Young black militants, some bearing the green, gold and black colors of the outlawed African National Congress, stood shoulder to shoulder with conservatively dressed white matrons inside St. John's Methodist Church in a comfort able all-white neighborhood of Port Elizabeth. Together they sang freedom songs and prayed for a more peaceful future. For black and white South Africans, it was an unusual display of racial harmony. The occasion: the funeral of Molly Blackburn, a leading white antiapartheid activist who was killed in an automobile crash Dec. 28.
Blackburn, a 55-year-old mother of seven, was an active member of the Black Sash, a group of white women who campaign against apartheid. One of the government's most visible white opponents, she had been arrested several times for attending illegal gatherings with blacks and for entering black townships without permission. Blackburn was often the only white to attend mass funeral rallies for blacks who had died in the racial unrest of the past 16 months, and last week blacks paid tribute to her. "Africans in this country are walking tall on the road she has blazed," Black Activist Mkhuseli Jack told mourners who gathered inside the church for the 90-minute service. Outside, in an emotional farewell, some 20,000 blacks filled the streets. As the flower-draped coffin was loaded into the hearse, they raised their fists in the black-power salute of the A.N.C. and chanted in the Xhosa language, "She is a soldier." Said the Rev. Allan Boesak: "Molly continues in death what she did all her life. She brings us together."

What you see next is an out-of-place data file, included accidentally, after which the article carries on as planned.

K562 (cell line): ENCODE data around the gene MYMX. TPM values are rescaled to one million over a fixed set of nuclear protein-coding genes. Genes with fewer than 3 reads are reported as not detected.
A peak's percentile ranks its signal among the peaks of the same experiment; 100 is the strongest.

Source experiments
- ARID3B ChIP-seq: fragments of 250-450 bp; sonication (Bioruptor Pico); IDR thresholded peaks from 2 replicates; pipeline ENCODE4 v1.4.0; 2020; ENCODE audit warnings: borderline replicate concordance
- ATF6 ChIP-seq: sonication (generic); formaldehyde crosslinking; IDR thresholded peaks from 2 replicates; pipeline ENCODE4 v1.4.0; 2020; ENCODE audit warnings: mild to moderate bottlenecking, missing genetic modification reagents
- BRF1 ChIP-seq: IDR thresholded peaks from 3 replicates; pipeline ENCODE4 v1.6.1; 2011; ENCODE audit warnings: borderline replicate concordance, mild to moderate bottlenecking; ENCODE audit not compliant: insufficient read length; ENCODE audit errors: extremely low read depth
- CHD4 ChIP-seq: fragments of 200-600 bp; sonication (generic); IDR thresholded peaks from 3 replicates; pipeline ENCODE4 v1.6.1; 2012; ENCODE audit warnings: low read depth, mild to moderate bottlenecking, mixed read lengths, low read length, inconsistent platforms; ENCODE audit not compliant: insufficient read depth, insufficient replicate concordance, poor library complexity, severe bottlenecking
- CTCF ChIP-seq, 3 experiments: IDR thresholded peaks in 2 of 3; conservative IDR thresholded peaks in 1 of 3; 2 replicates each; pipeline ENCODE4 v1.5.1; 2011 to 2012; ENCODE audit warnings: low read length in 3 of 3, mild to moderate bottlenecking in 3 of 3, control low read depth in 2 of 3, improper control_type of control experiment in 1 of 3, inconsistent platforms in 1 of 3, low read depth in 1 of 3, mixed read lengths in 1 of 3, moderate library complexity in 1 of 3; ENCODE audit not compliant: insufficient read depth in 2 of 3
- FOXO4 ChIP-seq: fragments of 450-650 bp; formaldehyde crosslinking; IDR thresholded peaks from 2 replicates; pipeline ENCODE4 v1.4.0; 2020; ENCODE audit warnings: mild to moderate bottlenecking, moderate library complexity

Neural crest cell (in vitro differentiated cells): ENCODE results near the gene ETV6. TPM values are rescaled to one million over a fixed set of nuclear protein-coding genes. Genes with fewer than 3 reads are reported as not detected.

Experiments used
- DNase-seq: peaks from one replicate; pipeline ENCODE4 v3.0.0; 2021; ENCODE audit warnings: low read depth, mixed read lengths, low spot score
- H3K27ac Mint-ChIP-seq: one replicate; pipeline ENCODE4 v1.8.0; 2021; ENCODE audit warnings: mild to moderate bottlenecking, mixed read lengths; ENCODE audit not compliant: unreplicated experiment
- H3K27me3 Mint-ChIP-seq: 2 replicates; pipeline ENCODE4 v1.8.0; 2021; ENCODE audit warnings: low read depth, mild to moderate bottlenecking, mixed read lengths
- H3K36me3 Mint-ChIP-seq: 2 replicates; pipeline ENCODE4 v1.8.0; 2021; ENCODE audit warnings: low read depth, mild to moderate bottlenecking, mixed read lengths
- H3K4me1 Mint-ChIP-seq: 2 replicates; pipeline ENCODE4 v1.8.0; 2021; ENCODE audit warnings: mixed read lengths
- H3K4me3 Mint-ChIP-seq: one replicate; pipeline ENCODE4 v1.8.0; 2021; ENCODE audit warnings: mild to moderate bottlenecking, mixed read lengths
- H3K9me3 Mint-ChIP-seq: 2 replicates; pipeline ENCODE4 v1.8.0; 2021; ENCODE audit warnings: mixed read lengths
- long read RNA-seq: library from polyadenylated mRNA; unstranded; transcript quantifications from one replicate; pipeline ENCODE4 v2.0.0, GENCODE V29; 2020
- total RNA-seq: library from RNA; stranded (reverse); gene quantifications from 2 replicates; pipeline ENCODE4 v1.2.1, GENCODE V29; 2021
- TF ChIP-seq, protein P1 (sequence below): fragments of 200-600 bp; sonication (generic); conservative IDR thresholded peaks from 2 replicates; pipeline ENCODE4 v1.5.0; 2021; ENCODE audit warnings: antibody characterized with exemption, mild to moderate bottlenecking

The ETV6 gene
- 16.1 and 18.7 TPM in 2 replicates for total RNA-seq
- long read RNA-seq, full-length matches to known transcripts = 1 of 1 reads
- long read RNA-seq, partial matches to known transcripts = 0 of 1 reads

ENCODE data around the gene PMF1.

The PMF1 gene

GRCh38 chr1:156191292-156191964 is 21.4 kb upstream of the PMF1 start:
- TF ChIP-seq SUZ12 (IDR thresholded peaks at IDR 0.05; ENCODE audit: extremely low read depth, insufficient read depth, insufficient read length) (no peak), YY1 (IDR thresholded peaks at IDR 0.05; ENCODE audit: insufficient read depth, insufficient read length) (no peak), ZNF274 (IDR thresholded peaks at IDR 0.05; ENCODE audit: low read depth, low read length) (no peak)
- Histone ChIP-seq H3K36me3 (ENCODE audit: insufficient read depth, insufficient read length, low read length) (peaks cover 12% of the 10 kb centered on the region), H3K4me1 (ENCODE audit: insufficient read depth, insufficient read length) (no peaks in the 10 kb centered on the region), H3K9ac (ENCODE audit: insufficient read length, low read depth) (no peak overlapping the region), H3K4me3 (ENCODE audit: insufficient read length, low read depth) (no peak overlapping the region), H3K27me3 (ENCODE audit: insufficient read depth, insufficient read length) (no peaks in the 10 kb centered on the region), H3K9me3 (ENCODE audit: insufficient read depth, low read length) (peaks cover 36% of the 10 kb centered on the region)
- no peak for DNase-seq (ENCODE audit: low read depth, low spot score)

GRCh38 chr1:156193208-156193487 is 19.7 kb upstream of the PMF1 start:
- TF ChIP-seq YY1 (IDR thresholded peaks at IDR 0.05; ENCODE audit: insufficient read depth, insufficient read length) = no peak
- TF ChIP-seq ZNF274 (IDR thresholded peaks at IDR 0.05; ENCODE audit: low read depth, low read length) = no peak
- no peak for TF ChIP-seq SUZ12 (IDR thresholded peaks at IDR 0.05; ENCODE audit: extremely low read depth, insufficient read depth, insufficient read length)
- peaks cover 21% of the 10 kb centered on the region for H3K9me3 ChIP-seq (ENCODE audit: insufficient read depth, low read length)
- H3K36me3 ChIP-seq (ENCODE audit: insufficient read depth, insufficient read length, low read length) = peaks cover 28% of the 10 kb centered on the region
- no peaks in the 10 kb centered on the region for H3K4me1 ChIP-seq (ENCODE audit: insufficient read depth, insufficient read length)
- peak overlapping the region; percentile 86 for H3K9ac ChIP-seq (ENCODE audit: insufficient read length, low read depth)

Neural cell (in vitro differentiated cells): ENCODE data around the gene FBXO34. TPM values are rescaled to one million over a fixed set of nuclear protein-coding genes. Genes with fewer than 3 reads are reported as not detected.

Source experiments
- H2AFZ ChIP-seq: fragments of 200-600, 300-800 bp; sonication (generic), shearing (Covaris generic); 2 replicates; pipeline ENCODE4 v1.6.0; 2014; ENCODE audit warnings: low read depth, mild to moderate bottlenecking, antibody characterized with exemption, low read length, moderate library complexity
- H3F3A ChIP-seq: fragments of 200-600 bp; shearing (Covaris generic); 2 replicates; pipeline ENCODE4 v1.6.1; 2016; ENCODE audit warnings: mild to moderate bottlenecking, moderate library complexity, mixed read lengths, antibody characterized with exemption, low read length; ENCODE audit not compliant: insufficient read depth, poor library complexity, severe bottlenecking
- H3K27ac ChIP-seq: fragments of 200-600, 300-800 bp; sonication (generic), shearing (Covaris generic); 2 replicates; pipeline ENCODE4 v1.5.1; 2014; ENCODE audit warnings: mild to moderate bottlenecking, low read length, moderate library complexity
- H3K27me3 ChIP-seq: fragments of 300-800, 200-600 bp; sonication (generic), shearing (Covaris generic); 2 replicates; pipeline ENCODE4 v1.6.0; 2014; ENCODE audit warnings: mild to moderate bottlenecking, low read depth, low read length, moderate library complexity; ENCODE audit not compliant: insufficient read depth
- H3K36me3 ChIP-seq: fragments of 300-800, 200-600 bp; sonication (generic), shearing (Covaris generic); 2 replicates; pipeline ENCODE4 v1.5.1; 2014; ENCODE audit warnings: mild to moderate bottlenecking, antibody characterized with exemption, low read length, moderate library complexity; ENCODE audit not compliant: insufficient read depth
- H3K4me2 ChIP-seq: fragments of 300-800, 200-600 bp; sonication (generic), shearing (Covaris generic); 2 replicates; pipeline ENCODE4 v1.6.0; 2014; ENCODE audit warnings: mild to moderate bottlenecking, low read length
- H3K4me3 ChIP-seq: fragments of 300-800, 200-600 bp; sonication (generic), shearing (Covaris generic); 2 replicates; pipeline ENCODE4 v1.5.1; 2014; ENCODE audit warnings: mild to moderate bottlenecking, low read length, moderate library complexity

Blackburn and Brian Bishop, a respected civil rights attorney, were killed while returning from a black township in the Eastern Cape, where they had been collecting affidavits from parents whose children were detained by security officials. Their car collided head on with an approaching vehicle. Bishop, Blackburn and the driver of the other vehicle were killed instantly.
The deaths of the two civil rights crusaders were a serious loss for the liberal opposition movement. Some antiapartheid activists openly wondered about the possibility of foul play. Both Blackburn and Bishop had been targets of harassment and death threats from angry whites who considered them traitors. In 1985 Bishop's car was fire bombed. Nonetheless, Bishop's wife and Blackburn's sister, both of whom survived the crash, told relatives that the collision appeared to be a genuine accident.
Blackburn's and Bishop's deaths tragically concluded a particularly turbulent year for South Africa. In all, some 850 Honor guard at Molly Blackburn's funeral people, most of them black, were killed in violence generated by unrest related to the struggle to end apartheid (see chart). Unhappily, 1986 got off to an equally bloody start. On Jan. 1 alone, there were 16 reported deaths. All of the victims were nonwhites and all of the incidents were fueled by racial conflicts.